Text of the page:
Details of each Contributor to which your personal data will be transferred is clearly stated within the Content that you access. For full details of how this Contributor will use your personal data, you should review the Contributor’s own Privacy Notice.

Please indicate your preference below:

Yes, I am happy to support Mondaq in maintaining its free to view business model by agreeing to allow Mondaq to share my personal data with Contributors whose Content I access
No, I do not want Mondaq to share my personal data with Contributors

Also please let us know whether you are happy to receive communications promoting products and services offered by Mondaq:

Yes, I am happy to received promotional communications from Mondaq
No, please do not send me promotional communications from Mondaq
Terms & Conditions (the Website) is owned and managed by Mondaq Ltd (Mondaq). Mondaq grants you a non-exclusive, revocable licence to access the Website and associated services, such as the Mondaq News Alerts (Services), subject to and in consideration of your compliance with the following terms and conditions of use (Terms). Your use of the Website and/or Services constitutes your agreement to the Terms. Mondaq may terminate your use of the Website and Services if you are in breach of these Terms or if Mondaq decides to terminate the licence granted hereunder for any reason whatsoever.

Use of

To Use you must be: eighteen (18) years old or over; legally capable of entering into binding contracts; and not in any way prohibited by the applicable law to enter into these Terms in the jurisdiction which you are currently located.

You may use the Website as an unregistered user, however, you are required to register as a user if you wish to read the full text of the Content or to receive the Services.

You may not modify, publish, transmit, transfer or sell, reproduce, create derivative works from, distribute, perform, link, display, or in any way exploit any of the Content, in whole or in part, except as expressly permitted in these Terms or with the prior written consent of Mondaq. You may not use electronic or other means to extract details or information from the Content. Nor shall you extract information about users or Contributors in order to offer them any services or products.

In your use of the Website and/or Services you shall: comply with all applicable laws, regulations, directives and legislations which apply to your Use of the Website and/or Services in whatever country you are physically located including without limitation any and all consumer law, export control laws and regulations; provide to us true, correct and accurate information and promptly inform us in the event that any information that you have provided to us changes or becomes inaccurate; notify Mondaq immediately of any circumstances where you have reason to believe that any Intellectual Property Rights or any other rights of any third party may have been infringed; co-operate with reasonable security or other checks or requests for information made by Mondaq from time to time; and at all times be fully liable for the breach of any of these Terms by a third party using your login details to access the Website and/or Services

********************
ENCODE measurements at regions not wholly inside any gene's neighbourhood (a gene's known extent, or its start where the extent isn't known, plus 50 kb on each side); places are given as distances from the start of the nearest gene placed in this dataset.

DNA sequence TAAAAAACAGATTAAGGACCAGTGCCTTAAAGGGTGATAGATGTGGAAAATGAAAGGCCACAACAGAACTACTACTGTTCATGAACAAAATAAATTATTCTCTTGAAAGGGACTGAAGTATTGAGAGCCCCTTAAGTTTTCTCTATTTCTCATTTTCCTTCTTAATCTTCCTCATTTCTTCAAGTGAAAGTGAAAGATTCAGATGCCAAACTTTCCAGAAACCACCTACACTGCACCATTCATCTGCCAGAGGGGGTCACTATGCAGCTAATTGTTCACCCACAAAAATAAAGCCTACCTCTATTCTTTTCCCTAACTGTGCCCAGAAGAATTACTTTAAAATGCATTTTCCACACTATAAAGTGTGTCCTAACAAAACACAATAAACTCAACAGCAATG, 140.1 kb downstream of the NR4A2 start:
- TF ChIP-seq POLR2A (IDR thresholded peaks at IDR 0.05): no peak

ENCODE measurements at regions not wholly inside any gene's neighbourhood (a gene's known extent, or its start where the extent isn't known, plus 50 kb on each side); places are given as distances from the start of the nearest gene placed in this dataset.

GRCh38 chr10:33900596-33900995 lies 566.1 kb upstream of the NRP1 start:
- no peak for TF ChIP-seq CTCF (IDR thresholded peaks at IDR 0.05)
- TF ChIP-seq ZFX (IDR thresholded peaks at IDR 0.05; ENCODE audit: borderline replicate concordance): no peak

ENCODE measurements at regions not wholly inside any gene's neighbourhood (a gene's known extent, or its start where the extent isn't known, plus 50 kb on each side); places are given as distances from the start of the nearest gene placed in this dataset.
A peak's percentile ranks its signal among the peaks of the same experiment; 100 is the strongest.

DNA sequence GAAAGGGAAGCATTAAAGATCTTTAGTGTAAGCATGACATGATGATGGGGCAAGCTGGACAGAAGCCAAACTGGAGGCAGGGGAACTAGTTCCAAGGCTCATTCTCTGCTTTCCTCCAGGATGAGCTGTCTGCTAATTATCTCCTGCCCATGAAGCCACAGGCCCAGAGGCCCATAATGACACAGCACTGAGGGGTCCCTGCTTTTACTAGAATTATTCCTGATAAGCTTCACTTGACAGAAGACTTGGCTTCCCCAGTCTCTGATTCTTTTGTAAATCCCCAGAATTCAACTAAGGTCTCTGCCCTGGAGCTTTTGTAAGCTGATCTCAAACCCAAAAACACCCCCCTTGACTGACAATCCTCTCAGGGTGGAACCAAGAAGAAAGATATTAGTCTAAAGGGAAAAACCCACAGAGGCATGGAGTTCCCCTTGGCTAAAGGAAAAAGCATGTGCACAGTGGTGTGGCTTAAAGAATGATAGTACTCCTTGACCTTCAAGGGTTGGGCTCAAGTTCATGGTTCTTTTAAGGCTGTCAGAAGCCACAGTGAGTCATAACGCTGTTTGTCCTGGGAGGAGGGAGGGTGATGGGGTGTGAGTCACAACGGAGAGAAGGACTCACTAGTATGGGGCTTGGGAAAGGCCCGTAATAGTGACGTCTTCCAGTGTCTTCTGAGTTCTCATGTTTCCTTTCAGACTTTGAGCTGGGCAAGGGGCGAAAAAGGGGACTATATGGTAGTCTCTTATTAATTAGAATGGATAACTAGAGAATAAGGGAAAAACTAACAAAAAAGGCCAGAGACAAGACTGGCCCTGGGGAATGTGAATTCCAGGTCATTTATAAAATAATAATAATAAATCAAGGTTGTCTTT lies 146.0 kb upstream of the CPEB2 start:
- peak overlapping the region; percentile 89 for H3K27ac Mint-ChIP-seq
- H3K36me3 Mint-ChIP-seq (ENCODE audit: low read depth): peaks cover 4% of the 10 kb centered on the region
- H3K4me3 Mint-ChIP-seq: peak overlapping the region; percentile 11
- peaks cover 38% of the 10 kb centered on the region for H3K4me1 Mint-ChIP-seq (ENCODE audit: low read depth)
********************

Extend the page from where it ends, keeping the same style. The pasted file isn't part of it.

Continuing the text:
however, you shall not: do anything likely to impair, interfere with or damage or cause harm or distress to any persons, or the network; do anything that will infringe any Intellectual Property Rights or other rights of Mondaq or any third party; or use the Website, Services and/or Content otherwise than in accordance with these Terms; use any trade marks or service marks of Mondaq or the Contributors, or do anything which may be seen to take unfair advantage of the reputation and goodwill of Mondaq or the Contributors, or the Website, Services and/or Content.

Mondaq reserves the right, in its sole discretion, to take any action that it deems necessary and appropriate in the event it considers that there is a breach or threatened breach of the Terms.

Mondaq’s Rights and Obligations

Unless otherwise expressly set out to the contrary, nothing in these Terms shall serve to transfer from Mondaq to you, any Intellectual Property Rights owned by and/or licensed to Mondaq and all rights, title and interest in and to such Intellectual Property Rights will remain exclusively with Mondaq and/or its licensors.